There are good reasons for China to suspect Trump’s motives. He used China as a scapegoat when withdrawing from the Intermediate Nuclear Forces Treaty, for example, and he may be using this vague new  initiative to justify allowing the New START Treaty to expire. China was not a party to either agreement. Walking away from treaties with Russia and blaming China for it is unlikely to encourage Chinese leaders to come to the negotiating table.

Trump premised his announcement of this new initiative with a questionable claim that China will “double the size of its nuclear stockpile” before the end of the decade. That sounds ominous, but in fact China has only about 300 warheads and barely enough plutonium to get to 600. Meanwhile, the United States and Russia each possess more than 6,000 warheads. Any new agreement based on parity among the three states would require steep U.S. and Russian cuts even if China did indeed double its arsenal.

China certainly would welcome major U.S. and Russian reductions. But there is no sign either nation is willing to make them. On the contrary, Trump and President Putin have announced ambitious nuclear modernization programs that dwarf China’s. Since neither of the two countries are planning to reduce their arsenals, it is difficult for Chinese leaders to understand what Trump wants to discuss. Neither the president nor his aides have provided a tentative agenda or cited desired outcomes.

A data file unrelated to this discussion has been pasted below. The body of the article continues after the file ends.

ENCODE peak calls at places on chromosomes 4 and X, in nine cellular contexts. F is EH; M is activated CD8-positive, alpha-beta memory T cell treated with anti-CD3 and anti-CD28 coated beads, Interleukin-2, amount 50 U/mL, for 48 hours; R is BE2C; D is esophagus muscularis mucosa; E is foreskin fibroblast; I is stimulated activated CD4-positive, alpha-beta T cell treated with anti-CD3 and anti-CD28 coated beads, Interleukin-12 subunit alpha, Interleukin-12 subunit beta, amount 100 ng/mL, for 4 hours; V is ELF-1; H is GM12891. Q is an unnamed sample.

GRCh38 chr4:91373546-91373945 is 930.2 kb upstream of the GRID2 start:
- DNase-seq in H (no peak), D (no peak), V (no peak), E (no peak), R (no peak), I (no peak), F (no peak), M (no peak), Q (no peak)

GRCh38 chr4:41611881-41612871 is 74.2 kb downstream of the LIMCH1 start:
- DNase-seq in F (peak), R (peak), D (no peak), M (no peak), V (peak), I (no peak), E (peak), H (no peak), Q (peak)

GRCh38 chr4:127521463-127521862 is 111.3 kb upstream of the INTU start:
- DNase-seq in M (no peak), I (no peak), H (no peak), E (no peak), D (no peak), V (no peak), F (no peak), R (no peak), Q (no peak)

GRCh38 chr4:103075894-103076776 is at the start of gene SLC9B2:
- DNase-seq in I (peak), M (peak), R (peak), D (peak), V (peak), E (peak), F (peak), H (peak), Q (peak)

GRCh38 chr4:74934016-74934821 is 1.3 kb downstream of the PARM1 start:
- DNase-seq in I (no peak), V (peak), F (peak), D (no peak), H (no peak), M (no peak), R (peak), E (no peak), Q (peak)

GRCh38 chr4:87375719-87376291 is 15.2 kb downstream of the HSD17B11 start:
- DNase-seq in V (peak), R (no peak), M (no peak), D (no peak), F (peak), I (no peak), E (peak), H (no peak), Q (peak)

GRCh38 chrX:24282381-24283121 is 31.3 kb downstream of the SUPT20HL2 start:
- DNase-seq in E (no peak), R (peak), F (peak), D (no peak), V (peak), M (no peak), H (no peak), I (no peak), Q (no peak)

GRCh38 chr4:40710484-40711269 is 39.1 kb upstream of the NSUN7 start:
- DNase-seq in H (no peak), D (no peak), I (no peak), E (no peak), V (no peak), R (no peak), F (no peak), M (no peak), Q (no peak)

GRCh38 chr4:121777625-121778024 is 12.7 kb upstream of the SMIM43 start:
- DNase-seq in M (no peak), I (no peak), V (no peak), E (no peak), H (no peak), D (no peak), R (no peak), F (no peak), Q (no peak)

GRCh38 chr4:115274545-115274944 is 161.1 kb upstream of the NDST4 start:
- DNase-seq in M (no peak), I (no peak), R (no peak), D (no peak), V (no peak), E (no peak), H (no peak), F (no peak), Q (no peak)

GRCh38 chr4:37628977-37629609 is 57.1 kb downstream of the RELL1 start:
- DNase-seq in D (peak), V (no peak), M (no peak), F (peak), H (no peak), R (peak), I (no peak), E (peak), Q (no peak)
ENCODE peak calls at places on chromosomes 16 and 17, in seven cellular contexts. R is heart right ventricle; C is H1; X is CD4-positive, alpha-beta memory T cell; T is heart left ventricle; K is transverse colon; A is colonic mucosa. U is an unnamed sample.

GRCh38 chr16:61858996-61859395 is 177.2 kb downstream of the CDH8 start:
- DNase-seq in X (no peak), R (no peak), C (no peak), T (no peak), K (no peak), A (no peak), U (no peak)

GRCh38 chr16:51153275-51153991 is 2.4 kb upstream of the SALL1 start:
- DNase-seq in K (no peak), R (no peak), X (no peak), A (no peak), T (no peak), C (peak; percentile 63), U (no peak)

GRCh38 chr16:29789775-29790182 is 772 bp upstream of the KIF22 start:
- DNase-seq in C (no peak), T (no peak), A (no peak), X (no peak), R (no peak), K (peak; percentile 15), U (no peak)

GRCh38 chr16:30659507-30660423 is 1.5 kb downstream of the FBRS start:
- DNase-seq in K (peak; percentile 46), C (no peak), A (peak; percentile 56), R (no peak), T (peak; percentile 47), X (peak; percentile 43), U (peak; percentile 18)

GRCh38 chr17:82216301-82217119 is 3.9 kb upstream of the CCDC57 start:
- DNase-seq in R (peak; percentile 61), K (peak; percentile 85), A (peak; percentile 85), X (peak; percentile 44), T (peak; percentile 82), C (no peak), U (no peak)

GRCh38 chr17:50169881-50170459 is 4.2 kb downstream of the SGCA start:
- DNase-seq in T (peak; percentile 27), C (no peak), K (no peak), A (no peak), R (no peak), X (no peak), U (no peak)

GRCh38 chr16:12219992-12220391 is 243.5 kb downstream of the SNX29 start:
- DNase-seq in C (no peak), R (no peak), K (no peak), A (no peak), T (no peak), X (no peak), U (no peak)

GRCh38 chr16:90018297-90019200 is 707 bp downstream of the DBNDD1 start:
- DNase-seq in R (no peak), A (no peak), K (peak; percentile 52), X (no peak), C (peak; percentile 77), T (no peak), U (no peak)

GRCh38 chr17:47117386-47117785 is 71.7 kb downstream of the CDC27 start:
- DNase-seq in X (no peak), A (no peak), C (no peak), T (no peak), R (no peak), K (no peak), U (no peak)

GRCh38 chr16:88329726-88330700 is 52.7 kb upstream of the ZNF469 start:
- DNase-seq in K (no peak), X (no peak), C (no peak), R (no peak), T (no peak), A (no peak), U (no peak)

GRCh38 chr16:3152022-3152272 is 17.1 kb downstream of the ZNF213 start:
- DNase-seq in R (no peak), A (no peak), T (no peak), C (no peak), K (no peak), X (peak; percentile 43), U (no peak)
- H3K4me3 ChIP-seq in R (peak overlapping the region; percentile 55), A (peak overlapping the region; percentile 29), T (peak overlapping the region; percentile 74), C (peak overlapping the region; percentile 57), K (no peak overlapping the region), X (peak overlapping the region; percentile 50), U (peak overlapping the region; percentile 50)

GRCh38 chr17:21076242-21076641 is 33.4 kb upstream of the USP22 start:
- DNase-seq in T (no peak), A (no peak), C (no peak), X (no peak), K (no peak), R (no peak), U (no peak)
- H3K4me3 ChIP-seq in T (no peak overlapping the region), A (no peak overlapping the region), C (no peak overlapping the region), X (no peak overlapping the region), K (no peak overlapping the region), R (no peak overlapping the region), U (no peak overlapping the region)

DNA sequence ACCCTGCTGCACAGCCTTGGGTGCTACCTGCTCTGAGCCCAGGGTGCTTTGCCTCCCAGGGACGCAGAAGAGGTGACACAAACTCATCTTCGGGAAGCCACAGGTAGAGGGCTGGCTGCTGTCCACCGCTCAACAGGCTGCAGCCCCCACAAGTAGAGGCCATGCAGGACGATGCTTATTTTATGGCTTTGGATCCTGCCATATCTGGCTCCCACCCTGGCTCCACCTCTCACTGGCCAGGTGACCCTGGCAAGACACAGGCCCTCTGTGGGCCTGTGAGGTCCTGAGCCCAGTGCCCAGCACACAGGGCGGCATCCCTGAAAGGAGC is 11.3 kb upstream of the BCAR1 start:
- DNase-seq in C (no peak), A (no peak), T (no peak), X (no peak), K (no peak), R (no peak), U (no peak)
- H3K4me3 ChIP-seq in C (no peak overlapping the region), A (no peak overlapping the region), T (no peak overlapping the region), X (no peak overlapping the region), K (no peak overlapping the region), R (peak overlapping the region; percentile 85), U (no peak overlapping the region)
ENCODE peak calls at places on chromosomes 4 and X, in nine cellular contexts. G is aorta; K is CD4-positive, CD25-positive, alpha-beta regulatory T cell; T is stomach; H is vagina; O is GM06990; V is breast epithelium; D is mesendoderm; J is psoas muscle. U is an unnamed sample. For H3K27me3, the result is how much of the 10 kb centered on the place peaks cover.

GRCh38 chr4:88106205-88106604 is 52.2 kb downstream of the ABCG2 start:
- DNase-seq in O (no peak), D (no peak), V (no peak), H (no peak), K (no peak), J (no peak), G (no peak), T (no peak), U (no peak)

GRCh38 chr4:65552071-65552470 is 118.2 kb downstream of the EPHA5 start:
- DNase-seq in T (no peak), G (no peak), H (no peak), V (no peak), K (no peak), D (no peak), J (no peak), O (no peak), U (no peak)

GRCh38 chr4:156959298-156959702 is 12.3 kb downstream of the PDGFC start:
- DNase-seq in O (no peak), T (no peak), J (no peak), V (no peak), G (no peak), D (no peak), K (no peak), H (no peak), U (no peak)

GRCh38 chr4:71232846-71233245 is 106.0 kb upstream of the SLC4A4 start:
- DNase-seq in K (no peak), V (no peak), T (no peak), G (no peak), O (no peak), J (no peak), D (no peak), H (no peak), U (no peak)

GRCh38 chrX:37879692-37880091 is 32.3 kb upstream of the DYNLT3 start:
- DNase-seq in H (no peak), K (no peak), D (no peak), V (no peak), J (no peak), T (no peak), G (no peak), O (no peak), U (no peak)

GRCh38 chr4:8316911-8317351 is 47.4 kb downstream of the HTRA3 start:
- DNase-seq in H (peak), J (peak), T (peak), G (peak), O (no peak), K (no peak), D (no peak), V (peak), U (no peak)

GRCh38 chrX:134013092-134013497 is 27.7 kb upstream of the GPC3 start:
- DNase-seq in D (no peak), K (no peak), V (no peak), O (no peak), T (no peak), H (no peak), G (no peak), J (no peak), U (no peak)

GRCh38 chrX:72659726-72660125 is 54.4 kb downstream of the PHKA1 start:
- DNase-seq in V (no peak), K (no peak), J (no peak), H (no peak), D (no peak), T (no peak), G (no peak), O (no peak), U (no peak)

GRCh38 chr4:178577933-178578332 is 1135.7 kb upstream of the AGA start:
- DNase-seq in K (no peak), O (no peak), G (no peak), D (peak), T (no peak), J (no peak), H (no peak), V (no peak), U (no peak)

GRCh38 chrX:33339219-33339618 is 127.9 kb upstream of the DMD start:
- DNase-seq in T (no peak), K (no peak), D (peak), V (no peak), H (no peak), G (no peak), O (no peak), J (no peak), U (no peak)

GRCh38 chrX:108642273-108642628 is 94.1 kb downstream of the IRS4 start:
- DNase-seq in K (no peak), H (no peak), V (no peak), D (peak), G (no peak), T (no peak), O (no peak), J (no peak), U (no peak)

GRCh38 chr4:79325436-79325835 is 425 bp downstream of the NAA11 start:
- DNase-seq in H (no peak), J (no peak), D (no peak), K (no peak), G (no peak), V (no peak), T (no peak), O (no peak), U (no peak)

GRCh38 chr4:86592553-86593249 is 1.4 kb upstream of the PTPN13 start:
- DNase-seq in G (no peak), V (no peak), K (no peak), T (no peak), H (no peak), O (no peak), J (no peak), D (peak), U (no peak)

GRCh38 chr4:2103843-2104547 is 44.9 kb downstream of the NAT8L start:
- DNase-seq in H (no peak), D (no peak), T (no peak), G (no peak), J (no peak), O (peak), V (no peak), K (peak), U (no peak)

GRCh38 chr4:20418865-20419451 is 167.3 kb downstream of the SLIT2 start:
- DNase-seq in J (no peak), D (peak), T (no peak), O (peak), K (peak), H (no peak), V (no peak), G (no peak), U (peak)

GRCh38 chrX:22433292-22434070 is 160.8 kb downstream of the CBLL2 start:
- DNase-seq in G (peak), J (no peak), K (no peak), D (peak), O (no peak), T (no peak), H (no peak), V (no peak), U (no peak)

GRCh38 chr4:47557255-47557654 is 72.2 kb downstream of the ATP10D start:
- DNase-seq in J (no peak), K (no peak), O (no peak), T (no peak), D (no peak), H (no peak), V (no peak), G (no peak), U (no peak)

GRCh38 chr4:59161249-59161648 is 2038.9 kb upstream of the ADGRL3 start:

Despite Trump’s apparent failure to engage China, if he or his successor wants to bring China to the negotiating table, there is a path to follow. Below are four steps the United States can take to convince Chinese leaders to negotiate on nuclear arms.

Step 1. Pursue International, not Multilateral, Negotiations

There is a marked difference between international and multilateral negotiations, and it matters to China……..

Step 2. Accept Mutual Vulnerability

Accepting mutual vulnerability sounds defeatist. But all it means is that no one can win a nuclear arms race. The United States cannot prevent China from being able to retaliate and deliver some number of nuclear weapons if the United States should ever choose to use nuclear weapons first during a war……

Step 3. Take No-First-Use Seriously

China is serious about not using its nuclear weapons first in an armed conflict. In a statement after its first nuclear test in 1964, the Chinese government declared it will “never at any time and under any circumstances be the first to use nuclear weapons.”…

Step 4. Discuss Limits on Missile Defense

When the United States and the Soviet Union finally realized that no one could win a nuclear arms race, they decided to talk. Negotiators quickly discovered that limiting offense was impossible without limiting defense as well, since an effective way to counter defenses is to build more offensive weapons…..https://www.defenseone.com/ideas/2020/03/china-willing-negotiate-nuclear-arms-not-trumps-terms/164204/

 

March 31, 2020 Posted by | India, politics international | Leave a comment

Westinghouse nuclear reactors – a very poor deal for India

  Pushing the wrong energy buttons,  https://www.thehindu.com/opinion/op-ed/pushing-the-wrong-energy-buttons/article30965454.ece?fbclid=IwAR1ymOL6TLlSxlUKkVVSL6_ukPPeiSzDlI_JM-He3CMG2qBD4HaBU0vezog, M.V. Ramana,   Suvrat Raju, MARCH 03, 2020 

The idea of India importing nuclear reactors is a zombie one with serious concerns about their cost and safety